ORLANDO, Fla. – News 6 traffic safety expert Trooper Steve Montiero answers viewer questions and shares tips about the rules of the road, helping Central Florida residents become better drivers by being better educated.
The most recent question he addressed was, “What’s the deal with wait times after a crash?”
“Response times vary from crash to crash, but there is a reason behind all of this,” Trooper Steve said. “A few things come into play when it comes to determining how fast a law enforcement officer will get to your scene.”
One of the biggest factors is where the crash occurs.
“If your crash occurs inside a municipality, like the city of Winter Park or Orlando, then that’s the agency that’s going to respond to your scene,” he said. “Usually within a city, there are multiple units that can respond to a crash scene.”
When it comes to unincorporated portions of a county, meaning anywhere outside the city limits, the responsibility falls on the Florida Highway Patrol.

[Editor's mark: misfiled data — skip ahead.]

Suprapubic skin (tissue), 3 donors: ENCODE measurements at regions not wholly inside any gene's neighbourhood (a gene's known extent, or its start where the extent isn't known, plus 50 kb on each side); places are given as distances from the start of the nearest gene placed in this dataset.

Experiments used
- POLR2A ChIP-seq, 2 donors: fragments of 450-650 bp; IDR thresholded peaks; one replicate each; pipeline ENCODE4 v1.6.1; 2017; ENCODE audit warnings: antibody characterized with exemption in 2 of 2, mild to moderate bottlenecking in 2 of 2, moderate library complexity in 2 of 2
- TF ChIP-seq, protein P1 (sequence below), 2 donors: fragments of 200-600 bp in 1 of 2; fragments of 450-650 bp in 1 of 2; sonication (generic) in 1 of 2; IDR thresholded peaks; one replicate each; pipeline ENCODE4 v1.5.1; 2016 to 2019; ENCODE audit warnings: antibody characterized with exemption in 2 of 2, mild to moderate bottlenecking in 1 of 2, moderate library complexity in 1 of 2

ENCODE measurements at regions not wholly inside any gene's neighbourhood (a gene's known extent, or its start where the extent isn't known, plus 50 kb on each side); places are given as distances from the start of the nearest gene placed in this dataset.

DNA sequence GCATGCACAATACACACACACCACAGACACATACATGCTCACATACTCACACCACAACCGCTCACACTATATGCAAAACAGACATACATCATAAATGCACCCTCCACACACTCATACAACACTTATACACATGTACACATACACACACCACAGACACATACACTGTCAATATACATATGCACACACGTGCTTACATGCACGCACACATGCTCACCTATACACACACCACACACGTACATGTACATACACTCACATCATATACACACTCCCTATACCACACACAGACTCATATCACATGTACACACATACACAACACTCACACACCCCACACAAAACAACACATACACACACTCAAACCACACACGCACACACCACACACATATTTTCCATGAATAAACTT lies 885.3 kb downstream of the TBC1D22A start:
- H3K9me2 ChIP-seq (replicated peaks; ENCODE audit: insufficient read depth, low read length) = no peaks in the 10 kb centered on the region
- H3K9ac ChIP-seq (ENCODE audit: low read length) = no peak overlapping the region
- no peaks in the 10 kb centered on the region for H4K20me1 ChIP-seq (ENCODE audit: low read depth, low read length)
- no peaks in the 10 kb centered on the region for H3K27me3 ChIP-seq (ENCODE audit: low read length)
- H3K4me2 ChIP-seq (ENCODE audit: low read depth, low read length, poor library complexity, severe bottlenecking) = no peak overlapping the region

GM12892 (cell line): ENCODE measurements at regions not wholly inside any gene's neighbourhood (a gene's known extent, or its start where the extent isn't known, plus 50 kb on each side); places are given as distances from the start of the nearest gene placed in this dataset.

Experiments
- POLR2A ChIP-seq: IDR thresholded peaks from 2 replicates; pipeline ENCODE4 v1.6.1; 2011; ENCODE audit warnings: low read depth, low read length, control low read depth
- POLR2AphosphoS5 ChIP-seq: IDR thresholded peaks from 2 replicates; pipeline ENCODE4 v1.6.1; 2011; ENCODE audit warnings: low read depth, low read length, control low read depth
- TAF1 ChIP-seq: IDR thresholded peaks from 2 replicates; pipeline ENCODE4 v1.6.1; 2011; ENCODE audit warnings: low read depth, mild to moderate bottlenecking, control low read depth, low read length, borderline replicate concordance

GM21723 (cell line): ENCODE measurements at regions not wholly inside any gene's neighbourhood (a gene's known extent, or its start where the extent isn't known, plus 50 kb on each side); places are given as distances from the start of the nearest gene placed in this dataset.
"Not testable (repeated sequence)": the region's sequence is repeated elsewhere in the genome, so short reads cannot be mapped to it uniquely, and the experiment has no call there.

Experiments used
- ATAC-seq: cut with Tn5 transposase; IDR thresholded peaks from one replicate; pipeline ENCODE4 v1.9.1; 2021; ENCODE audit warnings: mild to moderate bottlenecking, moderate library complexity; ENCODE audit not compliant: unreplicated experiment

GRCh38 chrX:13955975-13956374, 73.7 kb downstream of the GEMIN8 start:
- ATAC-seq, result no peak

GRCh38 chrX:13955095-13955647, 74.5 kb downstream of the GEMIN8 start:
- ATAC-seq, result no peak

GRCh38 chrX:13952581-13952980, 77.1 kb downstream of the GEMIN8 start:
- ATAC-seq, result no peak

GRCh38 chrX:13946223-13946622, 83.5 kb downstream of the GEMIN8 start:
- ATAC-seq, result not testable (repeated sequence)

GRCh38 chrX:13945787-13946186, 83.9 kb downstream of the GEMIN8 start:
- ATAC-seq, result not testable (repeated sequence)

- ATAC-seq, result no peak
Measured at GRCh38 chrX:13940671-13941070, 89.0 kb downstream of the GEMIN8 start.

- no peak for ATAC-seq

“Putting things into perspective, there are just under 2,000 troopers for the entire state of Florida,” Trooper Steve said. “If you break that down to one county, there could be only a just a few troopers on duty.”
In addition, Central Florida is the busiest portion of the state, he added.
“Believe me when I say troopers hate it also,” Trooper Steve said. “So, patience is key. Calls are prioritized based off reported injuries and roadblocks on the roadway.”
Just because your crash may have happened first doesn’t mean it will be attended to first.
“Also, here in Central Florida, not all sheriff’s officers will work or investigate a crash,” Trooper Steve said. “Although they can work a crash, most agencies have a policy leaving that type of call to the highway patrol. A lot of people will read this and simply say, ‘Well why not hire more troopers or why doesn’t the sheriff’s office assist them?’ That is another conversation to have with someone with a higher paygrade than mine.”